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Many artists consider drawing the human figure to be the ultimate artistic challenge. As with portraits, artists use figure drawings for documentation, for illustration purposes and for creative expression. The drawings also serve as starting notes for everything from paintings, sculptures, and prints to projects like fashion designs and digital film animations. Artists often fill their sketchbooks with figure drawings of all sizes, ages, and looks for possible later use in paintings. Their sketchbooks become almost like a clip file, from which the artist may select just the right figure type for just the right subject.
Making the Human Proportions page
- For this sketchbook addition you will need the following:
Prepare at least two sketchbook pages in your sketchbook for this addition.
Select a large image of a standing figure from a magazine in which an arm is extended down the side of the figure(the image should be about as tall as your sketchbook page is) and carefully cut this image out of the magazine.
Next, using a pencil, divide a page in your sketchbook so that the left 1/3 is separated by a vertical line from the right 2/3.
Divide the right 1/3 in half by a horizontal line at the half way point so that you the top half is the same size as the bottom half.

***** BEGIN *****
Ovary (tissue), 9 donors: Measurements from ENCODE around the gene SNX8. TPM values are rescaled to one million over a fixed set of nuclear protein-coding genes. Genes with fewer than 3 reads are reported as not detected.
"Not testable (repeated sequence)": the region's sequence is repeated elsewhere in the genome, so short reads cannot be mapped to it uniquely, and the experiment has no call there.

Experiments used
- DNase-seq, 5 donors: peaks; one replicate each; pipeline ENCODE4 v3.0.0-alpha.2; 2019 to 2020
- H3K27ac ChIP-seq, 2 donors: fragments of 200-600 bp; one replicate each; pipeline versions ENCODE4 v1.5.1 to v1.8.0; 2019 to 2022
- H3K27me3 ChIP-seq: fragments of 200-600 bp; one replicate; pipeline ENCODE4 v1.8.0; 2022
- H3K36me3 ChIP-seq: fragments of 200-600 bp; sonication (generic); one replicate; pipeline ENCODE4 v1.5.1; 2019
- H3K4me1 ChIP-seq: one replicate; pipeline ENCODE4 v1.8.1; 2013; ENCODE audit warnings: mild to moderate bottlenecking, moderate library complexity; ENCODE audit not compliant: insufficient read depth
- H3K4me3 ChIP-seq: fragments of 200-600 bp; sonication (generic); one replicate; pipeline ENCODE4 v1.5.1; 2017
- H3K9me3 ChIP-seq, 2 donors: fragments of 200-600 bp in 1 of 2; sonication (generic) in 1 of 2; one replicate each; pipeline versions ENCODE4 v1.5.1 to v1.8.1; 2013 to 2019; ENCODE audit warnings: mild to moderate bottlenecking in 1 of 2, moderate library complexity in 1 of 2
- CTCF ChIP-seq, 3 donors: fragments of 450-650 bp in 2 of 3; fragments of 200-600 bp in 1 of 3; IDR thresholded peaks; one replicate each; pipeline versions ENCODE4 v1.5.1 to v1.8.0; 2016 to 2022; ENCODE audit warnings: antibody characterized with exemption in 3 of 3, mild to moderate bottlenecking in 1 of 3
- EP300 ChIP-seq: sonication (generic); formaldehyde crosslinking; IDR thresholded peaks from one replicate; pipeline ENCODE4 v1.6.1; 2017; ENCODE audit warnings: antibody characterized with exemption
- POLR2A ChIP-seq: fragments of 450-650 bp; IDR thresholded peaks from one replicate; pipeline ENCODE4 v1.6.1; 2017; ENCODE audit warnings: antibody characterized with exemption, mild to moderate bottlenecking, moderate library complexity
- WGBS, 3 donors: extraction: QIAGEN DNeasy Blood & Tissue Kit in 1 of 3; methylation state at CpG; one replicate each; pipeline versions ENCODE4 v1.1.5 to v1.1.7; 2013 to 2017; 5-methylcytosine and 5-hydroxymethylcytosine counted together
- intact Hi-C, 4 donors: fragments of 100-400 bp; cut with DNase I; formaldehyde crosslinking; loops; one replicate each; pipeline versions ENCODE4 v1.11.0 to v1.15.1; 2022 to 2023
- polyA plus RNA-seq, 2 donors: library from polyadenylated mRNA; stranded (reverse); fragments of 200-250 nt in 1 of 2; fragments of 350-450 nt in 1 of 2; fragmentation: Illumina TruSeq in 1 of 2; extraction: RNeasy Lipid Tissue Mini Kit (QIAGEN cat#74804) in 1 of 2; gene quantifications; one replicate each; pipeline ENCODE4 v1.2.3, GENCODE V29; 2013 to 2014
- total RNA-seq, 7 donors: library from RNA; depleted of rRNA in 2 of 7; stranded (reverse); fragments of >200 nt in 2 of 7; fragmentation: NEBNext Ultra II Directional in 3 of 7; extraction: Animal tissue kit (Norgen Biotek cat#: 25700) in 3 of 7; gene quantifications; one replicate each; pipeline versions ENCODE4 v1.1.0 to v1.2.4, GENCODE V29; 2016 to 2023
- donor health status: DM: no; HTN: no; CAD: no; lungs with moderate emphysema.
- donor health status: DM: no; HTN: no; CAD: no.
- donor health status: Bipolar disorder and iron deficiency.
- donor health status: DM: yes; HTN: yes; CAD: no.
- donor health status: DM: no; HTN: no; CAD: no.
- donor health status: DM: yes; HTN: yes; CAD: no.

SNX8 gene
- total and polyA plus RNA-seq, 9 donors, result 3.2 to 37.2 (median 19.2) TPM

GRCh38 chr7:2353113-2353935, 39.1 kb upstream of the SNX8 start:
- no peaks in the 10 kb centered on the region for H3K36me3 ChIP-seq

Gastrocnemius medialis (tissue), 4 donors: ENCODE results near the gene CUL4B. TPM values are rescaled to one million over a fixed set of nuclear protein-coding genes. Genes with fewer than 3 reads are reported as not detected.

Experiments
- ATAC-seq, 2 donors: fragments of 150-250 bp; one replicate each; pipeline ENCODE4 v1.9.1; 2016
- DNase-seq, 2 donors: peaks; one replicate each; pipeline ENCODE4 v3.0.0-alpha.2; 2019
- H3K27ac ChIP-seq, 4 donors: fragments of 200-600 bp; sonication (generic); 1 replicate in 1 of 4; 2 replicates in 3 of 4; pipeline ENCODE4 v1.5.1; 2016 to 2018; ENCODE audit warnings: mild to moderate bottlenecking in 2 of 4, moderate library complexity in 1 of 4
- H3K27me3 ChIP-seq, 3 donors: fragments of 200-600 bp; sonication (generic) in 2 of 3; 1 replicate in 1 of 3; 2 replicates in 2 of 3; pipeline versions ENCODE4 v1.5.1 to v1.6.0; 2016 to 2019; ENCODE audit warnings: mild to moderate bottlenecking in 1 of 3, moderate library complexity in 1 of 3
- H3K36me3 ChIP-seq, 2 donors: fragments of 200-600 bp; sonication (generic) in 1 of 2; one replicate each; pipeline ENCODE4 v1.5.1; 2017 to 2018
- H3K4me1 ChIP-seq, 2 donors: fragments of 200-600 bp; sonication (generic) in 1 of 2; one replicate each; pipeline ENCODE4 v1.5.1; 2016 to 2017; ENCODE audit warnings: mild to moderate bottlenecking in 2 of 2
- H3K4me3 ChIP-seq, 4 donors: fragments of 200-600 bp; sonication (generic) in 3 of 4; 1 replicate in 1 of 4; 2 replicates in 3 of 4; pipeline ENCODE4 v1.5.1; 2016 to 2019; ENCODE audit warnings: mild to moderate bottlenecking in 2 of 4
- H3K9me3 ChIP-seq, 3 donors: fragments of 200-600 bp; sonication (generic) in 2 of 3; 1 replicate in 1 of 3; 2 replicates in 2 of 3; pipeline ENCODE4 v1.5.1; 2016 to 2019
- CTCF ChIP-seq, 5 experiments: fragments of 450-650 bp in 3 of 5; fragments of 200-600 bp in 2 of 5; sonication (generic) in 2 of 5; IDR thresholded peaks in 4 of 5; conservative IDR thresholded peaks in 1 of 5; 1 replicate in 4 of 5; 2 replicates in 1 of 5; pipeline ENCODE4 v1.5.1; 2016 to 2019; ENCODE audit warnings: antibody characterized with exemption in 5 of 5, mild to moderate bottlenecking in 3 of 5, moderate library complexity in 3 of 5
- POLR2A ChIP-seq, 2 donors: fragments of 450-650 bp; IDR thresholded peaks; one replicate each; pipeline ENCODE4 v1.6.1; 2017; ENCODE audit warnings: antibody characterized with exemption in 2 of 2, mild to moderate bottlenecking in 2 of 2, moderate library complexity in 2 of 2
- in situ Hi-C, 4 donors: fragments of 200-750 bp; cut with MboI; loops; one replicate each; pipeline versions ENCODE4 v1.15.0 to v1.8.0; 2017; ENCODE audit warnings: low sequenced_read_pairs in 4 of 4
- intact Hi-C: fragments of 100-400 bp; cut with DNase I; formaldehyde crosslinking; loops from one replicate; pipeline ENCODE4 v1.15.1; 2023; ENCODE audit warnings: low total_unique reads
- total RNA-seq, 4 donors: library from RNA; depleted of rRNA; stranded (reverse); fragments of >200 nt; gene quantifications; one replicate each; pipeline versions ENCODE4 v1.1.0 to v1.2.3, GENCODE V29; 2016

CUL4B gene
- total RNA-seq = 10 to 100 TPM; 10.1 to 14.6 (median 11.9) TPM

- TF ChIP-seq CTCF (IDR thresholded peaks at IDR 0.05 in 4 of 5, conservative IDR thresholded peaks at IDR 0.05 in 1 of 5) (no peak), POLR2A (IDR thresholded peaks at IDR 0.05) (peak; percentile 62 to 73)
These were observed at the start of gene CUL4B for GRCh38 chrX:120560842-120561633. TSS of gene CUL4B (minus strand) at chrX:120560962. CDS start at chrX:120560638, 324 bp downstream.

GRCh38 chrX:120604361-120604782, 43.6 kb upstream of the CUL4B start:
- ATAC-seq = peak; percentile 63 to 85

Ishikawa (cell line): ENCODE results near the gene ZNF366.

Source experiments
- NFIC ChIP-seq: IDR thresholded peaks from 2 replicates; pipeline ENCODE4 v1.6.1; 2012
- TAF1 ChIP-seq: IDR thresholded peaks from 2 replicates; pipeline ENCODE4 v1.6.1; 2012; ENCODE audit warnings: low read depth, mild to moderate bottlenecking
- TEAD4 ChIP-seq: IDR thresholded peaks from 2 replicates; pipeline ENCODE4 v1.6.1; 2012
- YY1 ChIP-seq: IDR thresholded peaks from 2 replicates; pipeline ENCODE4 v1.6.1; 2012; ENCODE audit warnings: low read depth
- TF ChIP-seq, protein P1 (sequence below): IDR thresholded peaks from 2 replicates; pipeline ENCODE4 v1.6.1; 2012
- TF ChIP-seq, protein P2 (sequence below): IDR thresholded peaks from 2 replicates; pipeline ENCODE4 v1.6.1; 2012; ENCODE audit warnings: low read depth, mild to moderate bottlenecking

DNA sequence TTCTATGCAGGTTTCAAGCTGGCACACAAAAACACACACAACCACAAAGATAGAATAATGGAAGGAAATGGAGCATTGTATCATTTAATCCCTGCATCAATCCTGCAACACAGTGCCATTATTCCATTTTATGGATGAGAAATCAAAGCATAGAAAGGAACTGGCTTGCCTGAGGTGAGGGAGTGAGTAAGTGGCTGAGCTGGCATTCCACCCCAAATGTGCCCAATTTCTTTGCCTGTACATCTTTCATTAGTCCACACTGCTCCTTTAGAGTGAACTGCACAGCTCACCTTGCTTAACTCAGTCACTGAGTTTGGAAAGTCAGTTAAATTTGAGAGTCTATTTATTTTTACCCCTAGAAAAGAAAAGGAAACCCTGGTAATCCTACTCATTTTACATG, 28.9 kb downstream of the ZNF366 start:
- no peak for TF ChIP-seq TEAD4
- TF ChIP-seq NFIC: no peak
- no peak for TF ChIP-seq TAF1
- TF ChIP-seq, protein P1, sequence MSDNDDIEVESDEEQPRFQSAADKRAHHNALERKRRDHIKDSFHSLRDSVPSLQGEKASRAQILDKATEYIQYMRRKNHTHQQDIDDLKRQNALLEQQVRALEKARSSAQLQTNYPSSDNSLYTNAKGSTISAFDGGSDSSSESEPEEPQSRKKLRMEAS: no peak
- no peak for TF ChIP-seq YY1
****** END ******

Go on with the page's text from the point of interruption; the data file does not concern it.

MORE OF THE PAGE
In the large section of your the page you've just divided, mount (glue) the image of a standing figure that you've selected allowing room for a page title.
In the top half of the left hand side of your page, draw a thumbnail sketch of a stick figure from the magazine image as accurately as you can. Be sure to accurately position the hands, feet, and head.
- Magazine(s)- Fashion Magazines work best for this addition
- General human proportions handout.
Mounting the proportions handout into your sketchbook:
- Carefully trim the excess paper from your General Human Proportions handout
- Mount (glue) the information into your sketchbook in such a way as to allow room for the page title and annotations.
Authoring the Human Proportions page:
- Creatively title your pages, “Human Proportions.”
- Down one side of the space in which you've glued the magazine image of a figure draw a “measuring stick” that extends the height of the figure so that the highest point is level with the top of the head and the lowest point is level with the bottom of the foot (bottom of the heel of the foot). Divide the measuring stick into increments that are the same height as the figures head.
In the empty space below the stick figure answer the following question correctly in full, complete sentences and in a visually creative way:
- Where do the following body parts line up? (use points of reference on the body):
- Where do the tip of the hands with the arms extended downward relate to the figure (Mid-thigh, Waist, Knee?)
- Where do the elbows of the figure align to or relate to the body?
- Also note the following:
- How many "heads" tall is this figure?
- How many "heads" wide is the figure from shoulder to shoulder?
- About how far is it from the bottom of the heel to the ankles in "heads"?
- About how far is it from the bottom of the heel to the knees in "heads"?